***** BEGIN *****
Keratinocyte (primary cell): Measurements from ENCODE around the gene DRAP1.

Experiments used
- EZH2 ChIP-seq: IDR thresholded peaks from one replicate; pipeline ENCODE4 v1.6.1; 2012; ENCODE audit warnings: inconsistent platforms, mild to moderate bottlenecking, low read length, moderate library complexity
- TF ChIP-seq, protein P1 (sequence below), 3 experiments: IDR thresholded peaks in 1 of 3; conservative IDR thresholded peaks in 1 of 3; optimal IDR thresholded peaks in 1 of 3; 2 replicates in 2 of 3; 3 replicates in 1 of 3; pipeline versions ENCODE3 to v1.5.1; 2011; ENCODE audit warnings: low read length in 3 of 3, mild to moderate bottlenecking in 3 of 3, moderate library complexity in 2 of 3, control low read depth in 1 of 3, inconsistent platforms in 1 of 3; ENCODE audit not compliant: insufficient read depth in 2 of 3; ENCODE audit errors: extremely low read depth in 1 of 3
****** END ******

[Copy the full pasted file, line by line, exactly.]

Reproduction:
Keratinocyte (primary cell): Measurements from ENCODE around the gene DRAP1.

Experiments used
- EZH2 ChIP-seq: IDR thresholded peaks from one replicate; pipeline ENCODE4 v1.6.1; 2012; ENCODE audit warnings: inconsistent platforms, mild to moderate bottlenecking, low read length, moderate library complexity
- TF ChIP-seq, protein P1 (sequence below), 3 experiments: IDR thresholded peaks in 1 of 3; conservative IDR thresholded peaks in 1 of 3; optimal IDR thresholded peaks in 1 of 3; 2 replicates in 2 of 3; 3 replicates in 1 of 3; pipeline versions ENCODE3 to v1.5.1; 2011; ENCODE audit warnings: low read length in 3 of 3, mild to moderate bottlenecking in 3 of 3, moderate library complexity in 2 of 3, control low read depth in 1 of 3, inconsistent platforms in 1 of 3; ENCODE audit not compliant: insufficient read depth in 2 of 3; ENCODE audit errors: extremely low read depth in 1 of 3